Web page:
The Archdiocese of St. Paul and Minneapolis has told a bankruptcy court it has assets of at least $45.2 million, not including the Cathedral of St. Paul and other property whose value it has yet to establish.
The tally of assets is part of a detailed look at the archdiocese’s real estate and personal property, recent payments, and amounts owed creditors filed late Friday in U.S. Bankruptcy Court in Minnesota. The schedules offer a rare glimpse into the finances of the archdiocese, which filed for Chapter 11 bankruptcy Jan. 16, becoming the 12th Catholic organization to file for bankruptcy in the clergy sex abuse scandal.
The archdiocese, its insurers and victims were all swiftly ordered into mediation, which is underway. Both the $45.2 million in assets and $15.9 million in liabilities are preliminary numbers, and likely will change.
The amounts the archdiocese owes those who were sexually abused by priests are listed “unknown” in the new schedules. In its initial bankruptcy filing, the church estimated that it owes between $50 million and $100 million.
Likewise, the schedules list as “unknown” the value of key chunks of real estate, such as the century-old cathedral and the land under three Catholic high schools. The schools lease the land for $1 a year.
Estimated values of those properties are tucked in notes: $21.2 million for the cathedral property, and at least $13 million for the combined value of the land under DeLaSalle, Totino-Grace and Benilde-St. Margaret’s high schools. Including these values would boost the archdiocese assets to nearly $80 million.
Obtaining exact market valuations for all of its properties would be expensive and an inefficient use of resources, the archdiocese said in the filings.
One property the archdiocese put a value on is the chancery across the street from the cathedral. That complex, at 226 Summit Av. in St. Paul, includes the residence of Archbishop John Nienstedt. The chancery has a market value of about $6.3 million, according to the filing. But the filing also noted that a private estimate put the value at about $2.5 million to $3.5 million and that there was significant deferred maintenance.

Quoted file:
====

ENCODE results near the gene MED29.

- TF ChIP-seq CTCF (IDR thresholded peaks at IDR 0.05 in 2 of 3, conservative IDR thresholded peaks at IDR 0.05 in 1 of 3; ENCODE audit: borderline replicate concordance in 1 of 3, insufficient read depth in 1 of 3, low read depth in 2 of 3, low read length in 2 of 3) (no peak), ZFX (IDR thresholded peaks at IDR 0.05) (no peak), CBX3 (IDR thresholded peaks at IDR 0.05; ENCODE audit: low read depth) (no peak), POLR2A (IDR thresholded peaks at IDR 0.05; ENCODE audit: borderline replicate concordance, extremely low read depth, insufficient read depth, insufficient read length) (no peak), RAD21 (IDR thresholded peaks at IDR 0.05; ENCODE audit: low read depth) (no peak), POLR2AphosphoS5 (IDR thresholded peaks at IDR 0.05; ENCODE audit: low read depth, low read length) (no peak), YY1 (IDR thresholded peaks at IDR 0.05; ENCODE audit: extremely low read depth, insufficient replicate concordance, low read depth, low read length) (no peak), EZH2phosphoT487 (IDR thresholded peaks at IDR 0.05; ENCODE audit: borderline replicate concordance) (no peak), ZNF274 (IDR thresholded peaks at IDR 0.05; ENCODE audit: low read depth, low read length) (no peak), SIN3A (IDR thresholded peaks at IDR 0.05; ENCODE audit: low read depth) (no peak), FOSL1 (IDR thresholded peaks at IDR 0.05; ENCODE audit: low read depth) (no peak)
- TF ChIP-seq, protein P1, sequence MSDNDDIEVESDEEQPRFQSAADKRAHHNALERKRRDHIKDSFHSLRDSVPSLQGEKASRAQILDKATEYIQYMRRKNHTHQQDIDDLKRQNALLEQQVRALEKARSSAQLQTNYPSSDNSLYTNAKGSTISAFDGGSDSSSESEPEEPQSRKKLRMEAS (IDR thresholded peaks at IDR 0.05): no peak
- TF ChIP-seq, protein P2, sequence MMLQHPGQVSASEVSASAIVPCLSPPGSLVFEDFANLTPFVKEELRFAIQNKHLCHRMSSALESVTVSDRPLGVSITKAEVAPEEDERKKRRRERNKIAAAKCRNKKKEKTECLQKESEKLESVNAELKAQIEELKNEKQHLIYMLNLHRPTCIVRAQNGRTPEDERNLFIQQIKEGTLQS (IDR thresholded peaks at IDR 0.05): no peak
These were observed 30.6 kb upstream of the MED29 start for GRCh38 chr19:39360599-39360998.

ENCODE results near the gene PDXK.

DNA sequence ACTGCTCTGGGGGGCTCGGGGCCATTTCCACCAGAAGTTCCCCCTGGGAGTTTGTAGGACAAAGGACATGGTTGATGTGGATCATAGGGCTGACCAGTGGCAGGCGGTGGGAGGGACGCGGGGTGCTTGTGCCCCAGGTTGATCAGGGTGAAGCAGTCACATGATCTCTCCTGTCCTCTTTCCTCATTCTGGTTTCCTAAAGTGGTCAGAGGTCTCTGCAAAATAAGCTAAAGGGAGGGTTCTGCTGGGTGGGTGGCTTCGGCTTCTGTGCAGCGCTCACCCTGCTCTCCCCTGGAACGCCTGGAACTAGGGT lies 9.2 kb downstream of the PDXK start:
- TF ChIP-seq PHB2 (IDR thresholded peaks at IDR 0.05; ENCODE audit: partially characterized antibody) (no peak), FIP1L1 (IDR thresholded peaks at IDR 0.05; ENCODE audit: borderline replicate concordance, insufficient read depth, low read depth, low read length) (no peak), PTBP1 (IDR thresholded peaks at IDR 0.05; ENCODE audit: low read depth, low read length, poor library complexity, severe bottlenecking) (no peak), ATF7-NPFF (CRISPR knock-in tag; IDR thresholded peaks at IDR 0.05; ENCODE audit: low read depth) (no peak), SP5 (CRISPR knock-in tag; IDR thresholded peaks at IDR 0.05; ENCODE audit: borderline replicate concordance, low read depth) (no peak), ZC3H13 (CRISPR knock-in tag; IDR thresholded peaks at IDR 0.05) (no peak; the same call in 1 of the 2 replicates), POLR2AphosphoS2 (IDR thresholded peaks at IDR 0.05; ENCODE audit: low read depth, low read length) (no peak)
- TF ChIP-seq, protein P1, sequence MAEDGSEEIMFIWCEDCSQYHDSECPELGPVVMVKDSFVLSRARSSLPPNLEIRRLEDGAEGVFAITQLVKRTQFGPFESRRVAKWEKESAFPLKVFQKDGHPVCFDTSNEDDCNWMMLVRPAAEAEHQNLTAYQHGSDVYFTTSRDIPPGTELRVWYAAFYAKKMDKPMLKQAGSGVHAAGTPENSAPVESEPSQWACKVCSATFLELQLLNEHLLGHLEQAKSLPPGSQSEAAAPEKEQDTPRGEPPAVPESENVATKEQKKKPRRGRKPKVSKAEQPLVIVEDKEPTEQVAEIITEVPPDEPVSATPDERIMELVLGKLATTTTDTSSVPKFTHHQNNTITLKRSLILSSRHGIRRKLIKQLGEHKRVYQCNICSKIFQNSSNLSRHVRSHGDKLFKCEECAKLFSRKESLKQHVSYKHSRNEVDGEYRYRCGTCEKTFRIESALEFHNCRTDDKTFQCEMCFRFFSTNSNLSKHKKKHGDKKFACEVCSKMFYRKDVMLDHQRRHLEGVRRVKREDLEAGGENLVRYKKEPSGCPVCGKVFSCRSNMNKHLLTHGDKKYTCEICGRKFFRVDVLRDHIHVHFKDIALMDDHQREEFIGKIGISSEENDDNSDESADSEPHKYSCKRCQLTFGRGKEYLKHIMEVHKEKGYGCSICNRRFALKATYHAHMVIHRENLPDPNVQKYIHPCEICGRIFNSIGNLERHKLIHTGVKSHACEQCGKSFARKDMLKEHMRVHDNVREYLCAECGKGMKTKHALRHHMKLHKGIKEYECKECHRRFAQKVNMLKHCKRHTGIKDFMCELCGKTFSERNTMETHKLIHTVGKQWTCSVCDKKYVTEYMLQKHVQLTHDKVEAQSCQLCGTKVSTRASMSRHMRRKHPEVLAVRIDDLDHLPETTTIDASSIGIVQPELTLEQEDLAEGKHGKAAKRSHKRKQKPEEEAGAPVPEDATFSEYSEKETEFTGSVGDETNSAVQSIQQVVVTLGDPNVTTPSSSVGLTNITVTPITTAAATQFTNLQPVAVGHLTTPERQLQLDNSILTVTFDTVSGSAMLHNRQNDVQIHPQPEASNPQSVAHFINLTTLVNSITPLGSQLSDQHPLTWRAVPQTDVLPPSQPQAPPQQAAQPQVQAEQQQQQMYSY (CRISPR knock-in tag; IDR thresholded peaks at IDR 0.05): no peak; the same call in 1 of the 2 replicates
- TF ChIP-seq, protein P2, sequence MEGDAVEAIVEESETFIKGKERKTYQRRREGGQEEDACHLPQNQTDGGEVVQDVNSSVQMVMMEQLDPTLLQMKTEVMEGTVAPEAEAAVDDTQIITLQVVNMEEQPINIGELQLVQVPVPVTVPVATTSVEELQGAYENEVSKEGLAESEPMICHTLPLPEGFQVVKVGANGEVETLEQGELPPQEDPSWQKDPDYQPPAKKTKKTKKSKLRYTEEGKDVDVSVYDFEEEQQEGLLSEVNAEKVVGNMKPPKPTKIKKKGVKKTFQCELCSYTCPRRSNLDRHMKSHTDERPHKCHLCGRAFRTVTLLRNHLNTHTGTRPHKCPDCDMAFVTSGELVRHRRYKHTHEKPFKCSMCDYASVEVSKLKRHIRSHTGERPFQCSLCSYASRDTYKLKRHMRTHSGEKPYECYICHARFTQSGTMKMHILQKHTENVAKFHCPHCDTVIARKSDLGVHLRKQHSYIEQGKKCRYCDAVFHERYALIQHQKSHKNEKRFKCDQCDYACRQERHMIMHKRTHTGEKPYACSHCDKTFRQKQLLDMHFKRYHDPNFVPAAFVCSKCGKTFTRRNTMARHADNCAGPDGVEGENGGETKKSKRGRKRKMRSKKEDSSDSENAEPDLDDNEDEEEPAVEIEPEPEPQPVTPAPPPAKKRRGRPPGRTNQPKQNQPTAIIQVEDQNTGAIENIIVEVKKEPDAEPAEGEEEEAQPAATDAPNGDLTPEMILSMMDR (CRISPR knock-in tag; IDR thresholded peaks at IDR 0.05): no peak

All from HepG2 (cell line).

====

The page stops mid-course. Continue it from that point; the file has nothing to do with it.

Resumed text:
The schedules detail an assortment of payments made as bankruptcy approached.
Since October, the archdiocese has paid $1.6 million to Briggs and Morgan, the Minneapolis law firm it hired to guide it through bankruptcy.
It also paid $53,946 to Whyte Hirschboeck Dudek S.C., the law firm that also represents the Archdiocese of Milwaukee in its ongoing bankruptcy.
On Dec. 31, it paid $44,000 to the Meadows of Wickenburg, a trauma and addiction facility in Arizona.
A breakdown of the archdiocese’s personal property shows various bank and other financial accounts holding nearly $24 million; jewelry worth $265,400, and a modest collection of vehicles that includes three Buicks, a Chrysler and a Ford Fusion.
As for liabilities, the archdiocese has three creditors holding secured claims — three local financial institutions to whom it owes $14.4 million. Secured creditors are typically paid first in bankruptcies.
People claiming they’ve been sexually abused by priests, as well as other parties, are categorized as creditors holding “unsecured nonpriority” claims totaling $810,350. There are 21 victims with claims in the filing, all listed as “Doe,” but the number of victims and the total amount of claims are expected to dwarf those amounts.
Jeff Anderson, the St. Paul attorney representing many of them, said he doesn’t pay much attention to early disclosures, which he described as “superficial.”
“We have professionals that have the ability to scrutinize the disclosures and everything behind it,” Anderson said. “That is being done.”
Anderson would not discuss the ongoing mediation.
In a statement posted on the archdiocese website, Nienstedt called the latest financial filings “necessary steps of transparency and accountability and essential in finding some measure of justice for those harmed by clergy sexual abuse.”
“I pray that the reorganization process continues to move this local church forward on the journey toward restoring trust and healing for us all,” he said.